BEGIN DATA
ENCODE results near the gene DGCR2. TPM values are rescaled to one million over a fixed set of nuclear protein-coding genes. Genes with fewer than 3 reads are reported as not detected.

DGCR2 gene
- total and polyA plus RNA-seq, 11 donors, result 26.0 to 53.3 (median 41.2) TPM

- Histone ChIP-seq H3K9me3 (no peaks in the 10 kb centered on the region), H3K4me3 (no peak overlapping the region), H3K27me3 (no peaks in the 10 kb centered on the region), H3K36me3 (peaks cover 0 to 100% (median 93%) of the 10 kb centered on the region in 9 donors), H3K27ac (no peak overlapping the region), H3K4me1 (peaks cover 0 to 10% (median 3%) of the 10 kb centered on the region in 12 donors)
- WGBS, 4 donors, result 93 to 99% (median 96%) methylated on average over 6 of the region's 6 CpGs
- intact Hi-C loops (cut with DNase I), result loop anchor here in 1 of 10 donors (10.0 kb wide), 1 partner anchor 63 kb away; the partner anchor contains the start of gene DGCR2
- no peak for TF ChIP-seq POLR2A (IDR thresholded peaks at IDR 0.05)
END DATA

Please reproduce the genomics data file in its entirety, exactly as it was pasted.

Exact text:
ENCODE results near the gene DGCR2. TPM values are rescaled to one million over a fixed set of nuclear protein-coding genes. Genes with fewer than 3 reads are reported as not detected.

DGCR2 gene
- total and polyA plus RNA-seq, 11 donors, result 26.0 to 53.3 (median 41.2) TPM

- Histone ChIP-seq H3K9me3 (no peaks in the 10 kb centered on the region), H3K4me3 (no peak overlapping the region), H3K27me3 (no peaks in the 10 kb centered on the region), H3K36me3 (peaks cover 0 to 100% (median 93%) of the 10 kb centered on the region in 9 donors), H3K27ac (no peak overlapping the region), H3K4me1 (peaks cover 0 to 10% (median 3%) of the 10 kb centered on the region in 12 donors)
- WGBS, 4 donors, result 93 to 99% (median 96%) methylated on average over 6 of the region's 6 CpGs
- intact Hi-C loops (cut with DNase I), result loop anchor here in 1 of 10 donors (10.0 kb wide), 1 partner anchor 63 kb away; the partner anchor contains the start of gene DGCR2
- no peak for TF ChIP-seq POLR2A (IDR thresholded peaks at IDR 0.05)